Home > Seminars > Eva Dyer - Neuroscientific Discovery Via Knowledge Extraction Pipelines

Eva Dyer - Neuroscientific Discovery Via Knowledge Extraction Pipelines

Start:

4/28/2016 at 1:30PM

End:

4/28/2016 at 2:30PM

Location:

356 Fitzpatrick

Host:

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Walter Scheirer

Walter Scheirer

VIEW FULL PROFILE Email: walter.scheirer@nd.edu
Phone: 574-631-2436
Website: http://www.nd.edu/~wscheire
Office: 321C Stinson-Remick Hall

Affiliations

College of Engineering Assistant Professor
Primary interests in Computer Vision, Machine Learning, Biometrics,and Digital Humanities. Specific areas of research include Open Set Recognition, Extreme Value Theory Models for Visual Recognition, Biologically-inspired Learning Algorithms, and Stylometry.
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Neuroscientific discovery is becoming increasingly powered by high-throughput imaging methods. Extracting knowledge from these data is still challenging, due to the complexity of data acquisition, size of the raw datasets, and scarcity of “ground truth’’ or training data. In this talk, I will discuss my current efforts to build knowledge extraction pipelines, which span from initial image formation and data collection, all the way to building abstractions or models that encapsulate the structure or function of interest. In particular, I will describe an image analysis pipeline that I recently developed, which uses X-ray microtomography to build large-scale brain maps with cellular (micron) resolution. Following this, I will describe our team’s efforts to scale this system up to create whole brain maps. This requires optimizing each stage of the pipeline (i.e., sample preparation, data acquisition, image reconstruction, and analysis) in addition to building effective strategies for feeding back information extracted at later stages of analysis to improve data acquisition and reconstruction.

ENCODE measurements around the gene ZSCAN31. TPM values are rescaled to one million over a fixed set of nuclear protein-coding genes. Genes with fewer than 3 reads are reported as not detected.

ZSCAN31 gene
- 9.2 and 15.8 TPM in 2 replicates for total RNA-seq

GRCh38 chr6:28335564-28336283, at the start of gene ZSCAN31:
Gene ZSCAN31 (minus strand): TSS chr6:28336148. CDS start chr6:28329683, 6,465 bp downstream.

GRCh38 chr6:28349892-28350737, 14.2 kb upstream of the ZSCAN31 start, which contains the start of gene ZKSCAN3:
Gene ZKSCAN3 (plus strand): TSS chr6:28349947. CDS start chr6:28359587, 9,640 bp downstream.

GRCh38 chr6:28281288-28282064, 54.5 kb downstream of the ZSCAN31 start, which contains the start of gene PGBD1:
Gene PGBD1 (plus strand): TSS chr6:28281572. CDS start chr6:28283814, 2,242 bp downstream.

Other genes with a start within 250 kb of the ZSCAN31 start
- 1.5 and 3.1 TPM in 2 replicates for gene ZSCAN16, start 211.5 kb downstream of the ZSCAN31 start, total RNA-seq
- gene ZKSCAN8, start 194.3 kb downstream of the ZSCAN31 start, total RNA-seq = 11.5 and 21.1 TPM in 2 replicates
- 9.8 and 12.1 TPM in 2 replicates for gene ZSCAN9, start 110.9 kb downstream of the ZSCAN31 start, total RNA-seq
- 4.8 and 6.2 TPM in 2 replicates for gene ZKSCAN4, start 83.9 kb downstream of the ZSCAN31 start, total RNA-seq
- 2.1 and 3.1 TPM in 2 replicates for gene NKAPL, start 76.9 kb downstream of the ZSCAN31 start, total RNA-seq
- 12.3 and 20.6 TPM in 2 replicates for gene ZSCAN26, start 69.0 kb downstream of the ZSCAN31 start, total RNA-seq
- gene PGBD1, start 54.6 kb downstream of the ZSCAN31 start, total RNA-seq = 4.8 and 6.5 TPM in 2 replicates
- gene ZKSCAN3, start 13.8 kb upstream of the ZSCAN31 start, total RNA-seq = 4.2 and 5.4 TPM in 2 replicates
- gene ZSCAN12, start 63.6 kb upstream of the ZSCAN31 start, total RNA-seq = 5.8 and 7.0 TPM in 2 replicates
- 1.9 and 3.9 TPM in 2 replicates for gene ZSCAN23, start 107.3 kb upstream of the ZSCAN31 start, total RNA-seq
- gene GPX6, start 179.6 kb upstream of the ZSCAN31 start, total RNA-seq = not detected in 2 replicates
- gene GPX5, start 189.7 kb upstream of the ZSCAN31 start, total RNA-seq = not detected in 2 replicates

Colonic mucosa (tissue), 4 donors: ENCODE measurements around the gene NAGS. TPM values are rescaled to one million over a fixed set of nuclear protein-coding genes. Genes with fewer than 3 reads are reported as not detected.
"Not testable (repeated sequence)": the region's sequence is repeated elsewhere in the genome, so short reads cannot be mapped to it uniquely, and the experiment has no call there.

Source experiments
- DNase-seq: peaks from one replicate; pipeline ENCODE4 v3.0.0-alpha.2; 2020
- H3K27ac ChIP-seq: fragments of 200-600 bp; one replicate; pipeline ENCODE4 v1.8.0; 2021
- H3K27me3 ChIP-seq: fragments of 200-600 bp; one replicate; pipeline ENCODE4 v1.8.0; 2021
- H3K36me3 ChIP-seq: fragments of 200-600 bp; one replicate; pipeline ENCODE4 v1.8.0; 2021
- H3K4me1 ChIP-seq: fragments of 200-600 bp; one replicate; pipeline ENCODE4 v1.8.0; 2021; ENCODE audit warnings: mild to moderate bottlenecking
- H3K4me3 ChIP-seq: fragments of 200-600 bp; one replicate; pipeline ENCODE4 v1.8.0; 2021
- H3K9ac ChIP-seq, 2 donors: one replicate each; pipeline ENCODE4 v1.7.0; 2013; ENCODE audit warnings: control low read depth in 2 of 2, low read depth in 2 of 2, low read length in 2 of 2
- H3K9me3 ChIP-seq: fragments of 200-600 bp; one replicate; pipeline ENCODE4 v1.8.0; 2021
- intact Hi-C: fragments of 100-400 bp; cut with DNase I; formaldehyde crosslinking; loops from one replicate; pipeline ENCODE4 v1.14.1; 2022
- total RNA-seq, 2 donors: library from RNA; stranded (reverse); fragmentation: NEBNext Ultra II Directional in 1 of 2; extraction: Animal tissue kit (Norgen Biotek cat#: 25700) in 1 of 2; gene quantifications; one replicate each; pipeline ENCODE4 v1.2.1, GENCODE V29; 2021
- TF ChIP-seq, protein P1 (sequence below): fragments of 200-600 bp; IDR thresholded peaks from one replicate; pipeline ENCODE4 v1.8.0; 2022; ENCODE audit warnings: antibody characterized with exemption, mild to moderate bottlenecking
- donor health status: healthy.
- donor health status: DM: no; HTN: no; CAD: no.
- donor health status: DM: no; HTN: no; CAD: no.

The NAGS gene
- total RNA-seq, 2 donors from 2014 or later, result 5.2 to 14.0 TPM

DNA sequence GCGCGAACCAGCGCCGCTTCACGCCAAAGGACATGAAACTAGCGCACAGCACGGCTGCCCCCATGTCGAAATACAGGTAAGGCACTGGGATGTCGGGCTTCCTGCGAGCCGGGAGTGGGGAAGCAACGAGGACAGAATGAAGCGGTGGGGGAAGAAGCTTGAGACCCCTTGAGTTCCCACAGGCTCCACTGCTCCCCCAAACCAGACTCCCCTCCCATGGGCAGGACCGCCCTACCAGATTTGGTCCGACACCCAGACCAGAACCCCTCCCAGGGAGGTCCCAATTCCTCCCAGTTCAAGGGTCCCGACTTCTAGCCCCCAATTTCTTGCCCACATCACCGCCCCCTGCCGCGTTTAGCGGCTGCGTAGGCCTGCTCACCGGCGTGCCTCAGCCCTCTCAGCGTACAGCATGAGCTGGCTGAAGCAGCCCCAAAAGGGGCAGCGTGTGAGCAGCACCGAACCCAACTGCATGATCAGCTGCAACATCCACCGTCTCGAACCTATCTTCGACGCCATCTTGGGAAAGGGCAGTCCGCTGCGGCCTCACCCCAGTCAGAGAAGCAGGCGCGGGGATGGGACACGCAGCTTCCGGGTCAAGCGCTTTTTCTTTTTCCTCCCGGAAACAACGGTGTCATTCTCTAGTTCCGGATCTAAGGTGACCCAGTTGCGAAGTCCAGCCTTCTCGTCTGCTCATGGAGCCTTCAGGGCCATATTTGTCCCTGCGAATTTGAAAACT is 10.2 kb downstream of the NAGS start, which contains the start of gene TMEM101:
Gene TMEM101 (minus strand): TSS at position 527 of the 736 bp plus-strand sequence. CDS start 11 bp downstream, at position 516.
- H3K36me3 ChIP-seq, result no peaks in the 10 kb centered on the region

Seminar Speaker:

Eva Dyer

Northwestern University

Eva Dyer is currently a Postdoctoral Fellow at the Rehabilitation Institute of Chicago and Northwestern University. Eva holds degrees in Electrical & Computer Engineering from Rice University (PhD, MS) and the University of Miami (BS). Her current research interests lie at the intersection of neuroscience, signal processing, and machine learning. While at Rice, she co-designed and served as the Matlab content guru for 301x, an edX course on Discrete-Time Signals and Systems. At the University of Miami, she worked as a multimedia designer and an assistant sound designer for the documentary One Water: A Collaborative Effort for a Sustainable Future. She is the recipient of a NSF Graduate Research Fellowship and a National Library of Medicine Fellowship in Computational Biology.